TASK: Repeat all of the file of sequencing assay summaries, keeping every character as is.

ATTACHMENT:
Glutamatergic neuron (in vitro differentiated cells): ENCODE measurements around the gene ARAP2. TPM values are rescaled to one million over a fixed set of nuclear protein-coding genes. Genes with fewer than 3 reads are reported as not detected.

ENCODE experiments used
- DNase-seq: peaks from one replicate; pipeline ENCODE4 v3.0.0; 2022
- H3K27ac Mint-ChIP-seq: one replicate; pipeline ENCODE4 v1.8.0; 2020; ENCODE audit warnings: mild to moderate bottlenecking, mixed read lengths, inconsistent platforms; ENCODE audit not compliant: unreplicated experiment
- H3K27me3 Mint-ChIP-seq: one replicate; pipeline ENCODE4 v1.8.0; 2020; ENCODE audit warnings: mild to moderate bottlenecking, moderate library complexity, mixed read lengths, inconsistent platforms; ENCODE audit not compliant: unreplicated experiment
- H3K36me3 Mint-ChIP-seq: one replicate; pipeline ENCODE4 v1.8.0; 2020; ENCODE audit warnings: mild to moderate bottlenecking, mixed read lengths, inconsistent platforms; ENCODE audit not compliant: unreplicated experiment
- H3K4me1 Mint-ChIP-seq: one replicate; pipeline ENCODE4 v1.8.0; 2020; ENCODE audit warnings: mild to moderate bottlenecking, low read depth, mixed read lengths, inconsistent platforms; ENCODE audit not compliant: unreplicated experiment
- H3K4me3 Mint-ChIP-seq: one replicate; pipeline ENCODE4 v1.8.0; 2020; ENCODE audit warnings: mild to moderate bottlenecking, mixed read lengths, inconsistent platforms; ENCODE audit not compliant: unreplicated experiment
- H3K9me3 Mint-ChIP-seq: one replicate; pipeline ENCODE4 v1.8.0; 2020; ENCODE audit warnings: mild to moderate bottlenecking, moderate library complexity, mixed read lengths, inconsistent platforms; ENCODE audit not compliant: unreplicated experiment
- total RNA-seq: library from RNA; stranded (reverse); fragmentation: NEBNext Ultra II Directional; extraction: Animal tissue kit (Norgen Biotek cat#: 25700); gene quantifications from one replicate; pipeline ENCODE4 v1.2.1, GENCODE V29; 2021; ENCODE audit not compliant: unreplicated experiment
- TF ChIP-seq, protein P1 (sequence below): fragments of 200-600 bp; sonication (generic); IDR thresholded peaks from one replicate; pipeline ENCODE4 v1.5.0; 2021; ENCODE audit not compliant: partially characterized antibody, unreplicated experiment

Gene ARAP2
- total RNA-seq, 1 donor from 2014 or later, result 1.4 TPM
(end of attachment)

Glutamatergic neuron (in vitro differentiated cells): ENCODE measurements around the gene ARAP2. TPM values are rescaled to one million over a fixed set of nuclear protein-coding genes. Genes with fewer than 3 reads are reported as not detected.

ENCODE experiments used
- DNase-seq: peaks from one replicate; pipeline ENCODE4 v3.0.0; 2022
- H3K27ac Mint-ChIP-seq: one replicate; pipeline ENCODE4 v1.8.0; 2020; ENCODE audit warnings: mild to moderate bottlenecking, mixed read lengths, inconsistent platforms; ENCODE audit not compliant: unreplicated experiment
- H3K27me3 Mint-ChIP-seq: one replicate; pipeline ENCODE4 v1.8.0; 2020; ENCODE audit warnings: mild to moderate bottlenecking, moderate library complexity, mixed read lengths, inconsistent platforms; ENCODE audit not compliant: unreplicated experiment
- H3K36me3 Mint-ChIP-seq: one replicate; pipeline ENCODE4 v1.8.0; 2020; ENCODE audit warnings: mild to moderate bottlenecking, mixed read lengths, inconsistent platforms; ENCODE audit not compliant: unreplicated experiment
- H3K4me1 Mint-ChIP-seq: one replicate; pipeline ENCODE4 v1.8.0; 2020; ENCODE audit warnings: mild to moderate bottlenecking, low read depth, mixed read lengths, inconsistent platforms; ENCODE audit not compliant: unreplicated experiment
- H3K4me3 Mint-ChIP-seq: one replicate; pipeline ENCODE4 v1.8.0; 2020; ENCODE audit warnings: mild to moderate bottlenecking, mixed read lengths, inconsistent platforms; ENCODE audit not compliant: unreplicated experiment
- H3K9me3 Mint-ChIP-seq: one replicate; pipeline ENCODE4 v1.8.0; 2020; ENCODE audit warnings: mild to moderate bottlenecking, moderate library complexity, mixed read lengths, inconsistent platforms; ENCODE audit not compliant: unreplicated experiment
- total RNA-seq: library from RNA; stranded (reverse); fragmentation: NEBNext Ultra II Directional; extraction: Animal tissue kit (Norgen Biotek cat#: 25700); gene quantifications from one replicate; pipeline ENCODE4 v1.2.1, GENCODE V29; 2021; ENCODE audit not compliant: unreplicated experiment
- TF ChIP-seq, protein P1 (sequence below): fragments of 200-600 bp; sonication (generic); IDR thresholded peaks from one replicate; pipeline ENCODE4 v1.5.0; 2021; ENCODE audit not compliant: partially characterized antibody, unreplicated experiment

Gene ARAP2
- total RNA-seq, 1 donor from 2014 or later, result 1.4 TPM